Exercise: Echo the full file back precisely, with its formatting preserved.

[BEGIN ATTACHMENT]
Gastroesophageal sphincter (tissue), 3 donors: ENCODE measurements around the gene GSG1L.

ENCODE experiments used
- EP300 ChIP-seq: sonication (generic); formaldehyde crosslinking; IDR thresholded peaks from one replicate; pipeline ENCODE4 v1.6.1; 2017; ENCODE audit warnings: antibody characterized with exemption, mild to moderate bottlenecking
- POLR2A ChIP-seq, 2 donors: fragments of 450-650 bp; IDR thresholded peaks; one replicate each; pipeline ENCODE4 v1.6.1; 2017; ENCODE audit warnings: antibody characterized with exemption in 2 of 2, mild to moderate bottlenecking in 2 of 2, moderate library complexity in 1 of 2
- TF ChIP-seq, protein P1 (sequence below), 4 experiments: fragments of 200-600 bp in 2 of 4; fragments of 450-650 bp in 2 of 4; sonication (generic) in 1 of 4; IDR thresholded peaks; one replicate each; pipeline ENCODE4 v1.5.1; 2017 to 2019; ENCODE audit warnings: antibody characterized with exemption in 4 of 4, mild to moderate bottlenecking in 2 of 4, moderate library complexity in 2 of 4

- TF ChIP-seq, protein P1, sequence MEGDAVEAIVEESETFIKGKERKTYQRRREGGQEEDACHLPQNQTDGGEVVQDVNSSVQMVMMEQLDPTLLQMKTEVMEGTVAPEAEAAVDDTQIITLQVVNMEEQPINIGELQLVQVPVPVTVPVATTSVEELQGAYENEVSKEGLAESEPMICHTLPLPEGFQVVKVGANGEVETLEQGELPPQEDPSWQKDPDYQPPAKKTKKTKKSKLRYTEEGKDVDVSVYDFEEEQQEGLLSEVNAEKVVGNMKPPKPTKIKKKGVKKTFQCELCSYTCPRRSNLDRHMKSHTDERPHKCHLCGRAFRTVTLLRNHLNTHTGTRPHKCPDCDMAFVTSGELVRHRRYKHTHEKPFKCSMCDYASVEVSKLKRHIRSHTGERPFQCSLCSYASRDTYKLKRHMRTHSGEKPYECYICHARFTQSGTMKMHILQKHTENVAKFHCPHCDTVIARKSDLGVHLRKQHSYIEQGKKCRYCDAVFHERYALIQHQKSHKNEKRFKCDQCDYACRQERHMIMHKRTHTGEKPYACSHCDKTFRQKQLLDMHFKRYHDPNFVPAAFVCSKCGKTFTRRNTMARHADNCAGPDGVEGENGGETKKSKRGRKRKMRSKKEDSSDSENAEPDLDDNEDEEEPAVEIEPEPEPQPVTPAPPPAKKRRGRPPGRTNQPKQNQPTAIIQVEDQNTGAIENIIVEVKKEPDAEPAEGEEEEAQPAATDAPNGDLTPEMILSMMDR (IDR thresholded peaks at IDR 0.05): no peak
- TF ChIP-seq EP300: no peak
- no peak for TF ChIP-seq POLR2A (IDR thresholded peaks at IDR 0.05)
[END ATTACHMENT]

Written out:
Gastroesophageal sphincter (tissue), 3 donors: ENCODE measurements around the gene GSG1L.

ENCODE experiments used
- EP300 ChIP-seq: sonication (generic); formaldehyde crosslinking; IDR thresholded peaks from one replicate; pipeline ENCODE4 v1.6.1; 2017; ENCODE audit warnings: antibody characterized with exemption, mild to moderate bottlenecking
- POLR2A ChIP-seq, 2 donors: fragments of 450-650 bp; IDR thresholded peaks; one replicate each; pipeline ENCODE4 v1.6.1; 2017; ENCODE audit warnings: antibody characterized with exemption in 2 of 2, mild to moderate bottlenecking in 2 of 2, moderate library complexity in 1 of 2
- TF ChIP-seq, protein P1 (sequence below), 4 experiments: fragments of 200-600 bp in 2 of 4; fragments of 450-650 bp in 2 of 4; sonication (generic) in 1 of 4; IDR thresholded peaks; one replicate each; pipeline ENCODE4 v1.5.1; 2017 to 2019; ENCODE audit warnings: antibody characterized with exemption in 4 of 4, mild to moderate bottlenecking in 2 of 4, moderate library complexity in 2 of 4

- TF ChIP-seq, protein P1, sequence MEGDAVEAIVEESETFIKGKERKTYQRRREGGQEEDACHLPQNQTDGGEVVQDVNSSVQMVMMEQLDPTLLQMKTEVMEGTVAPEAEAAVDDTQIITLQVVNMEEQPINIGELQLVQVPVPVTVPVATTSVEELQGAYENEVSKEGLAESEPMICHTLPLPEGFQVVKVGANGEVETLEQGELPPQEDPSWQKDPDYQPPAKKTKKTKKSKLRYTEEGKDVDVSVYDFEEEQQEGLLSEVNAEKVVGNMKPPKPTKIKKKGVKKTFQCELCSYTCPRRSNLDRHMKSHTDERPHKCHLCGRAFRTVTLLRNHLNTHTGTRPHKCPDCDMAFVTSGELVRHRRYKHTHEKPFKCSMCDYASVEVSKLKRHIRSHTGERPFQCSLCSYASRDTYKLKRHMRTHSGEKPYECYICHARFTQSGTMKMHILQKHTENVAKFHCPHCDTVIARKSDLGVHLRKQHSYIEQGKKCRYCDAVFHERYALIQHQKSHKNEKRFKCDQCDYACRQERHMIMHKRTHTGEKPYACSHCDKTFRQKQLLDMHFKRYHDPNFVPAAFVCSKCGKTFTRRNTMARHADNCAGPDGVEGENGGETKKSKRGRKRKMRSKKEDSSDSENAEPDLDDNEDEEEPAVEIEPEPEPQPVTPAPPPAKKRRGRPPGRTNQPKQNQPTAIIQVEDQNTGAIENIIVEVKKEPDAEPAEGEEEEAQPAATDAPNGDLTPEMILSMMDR (IDR thresholded peaks at IDR 0.05): no peak
- TF ChIP-seq EP300: no peak
- no peak for TF ChIP-seq POLR2A (IDR thresholded peaks at IDR 0.05)